CCP

DUST 514 will change the rhythm of EVE Online’s warfare, creating the most ambitious MMO in history

DUST 514 will change the rhythm of EVE Online’s warfare, creating the most ambitious MMO in history

DUST 514 is the free-to-play, first-person shooter game for the PlayStation 3 that ties into the world of EVE Online. We’ve covered the game before, and Sophie has even picked up a gun to fight alongside an in-game corporation, but CCP has detailed a number of coming updates and new features for the game that may make DUST one of the most ambitious first-person shooters on the market.

“The reason we made DUST in the first place is to give players a more accessible window into the EVE universe. A way to participate that isn’t going up the learning cliff of EVE Online,” Brandon Laurino, executive producer of DUST 514 told the Report. “What’s more accessible than a shooter? It’s the most popular core game genre.”

He described the game as a pool, with a deep and shallow end. The shallow end of this pool is “very” shallow, you can just jump in and kill people. “Just being there, and being cannon fodder, so to speak, enhances the whole of the EVE universe immensely,” Laurino said. It may also get people interested in the bigger scale wars going on around them.

“The rabbit hole goes as deep as you want to, and our deep end of the pool is arguably the deepest of any shooter that has ever existed,” Laurino said. This may not be hyperbole.

Hold a planet, conquer the universe

DUST 514 is coming out of beta on May 14, but the update coming on May 6, called Uprising, is bringing a host of new features as well as an extensive graphical update. I had a chance to play the newest version of the game, and it looks significantly better; CCP showed off a series of before and after shots during a keynote in Fanfest, and the changes were startling. 

Laurino noted that the shift was almost as big as you see in the sequels of many games, but that model doesn’t work for CCP. “We’ll never make a sequel to DUST, we’ll just continue to update and upgrade it. By the way, this is all for free,” he said. They’re pushing the idea of a game-as-service on a console, with these sorts of large updates and ongoing development. This is the sort of thing that would be impossible on the 360 under Microsoft’s current policies.

The Uprising update will also allow DUST 514 players to view detailed star maps that give information about what’s going on across the entirety of the EVE universe, giving them a sense of place and scope. For some this information will be overwhelming. For others it will look like an empire ready to be taken.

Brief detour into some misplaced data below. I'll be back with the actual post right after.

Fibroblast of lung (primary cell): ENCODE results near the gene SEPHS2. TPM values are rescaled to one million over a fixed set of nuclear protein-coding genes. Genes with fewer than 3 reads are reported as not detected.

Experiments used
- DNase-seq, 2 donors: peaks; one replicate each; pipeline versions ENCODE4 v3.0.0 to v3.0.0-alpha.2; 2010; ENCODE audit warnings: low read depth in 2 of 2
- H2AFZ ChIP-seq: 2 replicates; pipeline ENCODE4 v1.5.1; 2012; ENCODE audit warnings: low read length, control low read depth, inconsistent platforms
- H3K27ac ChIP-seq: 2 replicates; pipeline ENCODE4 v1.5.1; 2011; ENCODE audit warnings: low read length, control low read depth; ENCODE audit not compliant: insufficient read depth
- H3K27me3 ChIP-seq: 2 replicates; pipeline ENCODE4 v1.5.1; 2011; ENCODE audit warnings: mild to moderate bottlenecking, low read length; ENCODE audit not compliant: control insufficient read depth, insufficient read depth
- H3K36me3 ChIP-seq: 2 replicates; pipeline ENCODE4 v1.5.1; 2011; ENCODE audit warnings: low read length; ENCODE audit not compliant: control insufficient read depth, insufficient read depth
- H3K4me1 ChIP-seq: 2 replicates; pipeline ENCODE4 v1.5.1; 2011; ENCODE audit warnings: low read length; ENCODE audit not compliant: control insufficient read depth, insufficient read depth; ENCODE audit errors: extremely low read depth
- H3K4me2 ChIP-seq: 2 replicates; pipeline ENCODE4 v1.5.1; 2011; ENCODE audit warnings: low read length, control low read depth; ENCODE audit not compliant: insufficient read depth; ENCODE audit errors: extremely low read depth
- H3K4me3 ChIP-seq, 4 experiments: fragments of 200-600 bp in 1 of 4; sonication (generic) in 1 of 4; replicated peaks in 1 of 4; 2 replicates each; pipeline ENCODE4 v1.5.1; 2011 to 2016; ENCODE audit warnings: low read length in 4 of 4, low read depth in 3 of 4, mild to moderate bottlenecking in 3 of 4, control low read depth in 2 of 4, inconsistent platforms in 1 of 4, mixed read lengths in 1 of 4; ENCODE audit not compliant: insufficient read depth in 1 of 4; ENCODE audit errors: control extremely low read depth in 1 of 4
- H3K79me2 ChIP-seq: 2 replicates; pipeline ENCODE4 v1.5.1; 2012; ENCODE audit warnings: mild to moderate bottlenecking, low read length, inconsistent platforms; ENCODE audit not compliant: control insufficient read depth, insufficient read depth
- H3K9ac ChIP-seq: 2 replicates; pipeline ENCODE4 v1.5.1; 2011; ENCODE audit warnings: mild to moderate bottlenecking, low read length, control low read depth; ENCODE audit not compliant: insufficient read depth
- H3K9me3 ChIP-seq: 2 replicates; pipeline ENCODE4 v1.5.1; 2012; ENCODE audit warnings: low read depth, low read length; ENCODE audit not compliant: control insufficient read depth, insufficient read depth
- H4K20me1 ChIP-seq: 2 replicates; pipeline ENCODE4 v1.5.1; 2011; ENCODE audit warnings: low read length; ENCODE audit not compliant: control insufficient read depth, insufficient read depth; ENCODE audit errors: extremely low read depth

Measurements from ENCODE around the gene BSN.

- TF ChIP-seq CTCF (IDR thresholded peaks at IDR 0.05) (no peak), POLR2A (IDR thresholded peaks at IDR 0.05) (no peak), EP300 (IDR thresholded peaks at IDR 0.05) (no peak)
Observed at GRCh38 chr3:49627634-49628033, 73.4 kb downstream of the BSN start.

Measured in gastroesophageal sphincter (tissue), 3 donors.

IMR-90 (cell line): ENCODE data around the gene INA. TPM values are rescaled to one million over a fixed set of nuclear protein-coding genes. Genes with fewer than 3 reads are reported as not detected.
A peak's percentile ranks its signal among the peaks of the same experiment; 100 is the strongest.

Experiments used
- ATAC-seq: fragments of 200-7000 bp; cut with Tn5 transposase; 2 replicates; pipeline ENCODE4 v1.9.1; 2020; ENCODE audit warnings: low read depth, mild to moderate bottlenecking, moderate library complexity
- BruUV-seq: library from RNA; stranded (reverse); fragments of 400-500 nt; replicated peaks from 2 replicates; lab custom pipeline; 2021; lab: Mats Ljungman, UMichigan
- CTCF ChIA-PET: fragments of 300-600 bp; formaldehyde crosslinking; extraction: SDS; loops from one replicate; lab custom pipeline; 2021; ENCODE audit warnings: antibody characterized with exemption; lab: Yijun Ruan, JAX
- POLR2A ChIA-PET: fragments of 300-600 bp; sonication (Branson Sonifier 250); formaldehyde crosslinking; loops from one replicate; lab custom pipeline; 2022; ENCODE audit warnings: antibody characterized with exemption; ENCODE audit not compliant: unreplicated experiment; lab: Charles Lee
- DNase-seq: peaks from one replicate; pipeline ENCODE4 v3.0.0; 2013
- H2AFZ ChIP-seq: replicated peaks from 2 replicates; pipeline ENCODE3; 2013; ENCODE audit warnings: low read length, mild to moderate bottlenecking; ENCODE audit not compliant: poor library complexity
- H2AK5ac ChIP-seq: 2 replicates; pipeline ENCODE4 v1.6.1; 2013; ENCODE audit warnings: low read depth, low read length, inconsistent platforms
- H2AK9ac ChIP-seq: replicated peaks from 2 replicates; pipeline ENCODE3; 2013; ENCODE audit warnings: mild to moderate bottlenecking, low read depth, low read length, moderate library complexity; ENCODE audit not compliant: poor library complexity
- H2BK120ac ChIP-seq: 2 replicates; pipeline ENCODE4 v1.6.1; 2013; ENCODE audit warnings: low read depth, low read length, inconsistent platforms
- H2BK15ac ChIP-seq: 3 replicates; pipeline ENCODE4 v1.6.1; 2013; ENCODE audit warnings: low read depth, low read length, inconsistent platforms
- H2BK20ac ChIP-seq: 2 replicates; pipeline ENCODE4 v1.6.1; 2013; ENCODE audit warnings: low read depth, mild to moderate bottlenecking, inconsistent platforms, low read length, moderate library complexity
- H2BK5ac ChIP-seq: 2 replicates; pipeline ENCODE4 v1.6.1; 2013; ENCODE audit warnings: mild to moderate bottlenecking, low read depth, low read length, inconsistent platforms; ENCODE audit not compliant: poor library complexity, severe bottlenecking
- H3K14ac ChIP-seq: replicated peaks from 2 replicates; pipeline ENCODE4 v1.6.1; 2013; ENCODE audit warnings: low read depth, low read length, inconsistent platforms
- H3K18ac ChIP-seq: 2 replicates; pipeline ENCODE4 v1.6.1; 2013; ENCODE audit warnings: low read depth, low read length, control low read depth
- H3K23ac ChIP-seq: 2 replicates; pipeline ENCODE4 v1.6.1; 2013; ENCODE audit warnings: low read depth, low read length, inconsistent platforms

“There’s the connection with EVE Online, and the fact that essentially together they’re one big game, we have to balance against that,” Laurino said. “I have a DUST team here in Reykjavik that does the features in DUST and the features in EVE and they work on both. The collaborative development has been a massive effort.”

Uprising also adds the planetary conquest system that allows DUST players to control and hold planets in the EVE Online world. Not just fight on them, but control them, giving their squad of mercenaries certain bonuses. This will also give EVE Online players a reason to care about these conflicts, as corporations that successfully hold planets will be given alliance-wide advantages and buffs in EVE Online.

“We’re the first one to do this sort of thing, there’s no guide book. There are no best practices,” Laurino said.

Soon the two worlds will be linked through their complex economies, as well as the in-game bonuses that are shared between EVE Online and DUST by controlling planets. Players in EVE Online will be able to directly fund their forces on the ground using cash they earned in space. 

Linking these games together takes a massive group effort. “We talk to the economist, we run simulations, we study player behavior, we do things on our test servers to see how these things work and operate,” Laurino explained. “This is where the development efforts become less about two separate products and more about one giant franchise.”

The meta-game

These systems are intricate, and require a dedicated effort from both EVE Online corporations and DUST mercenaries to work effectively.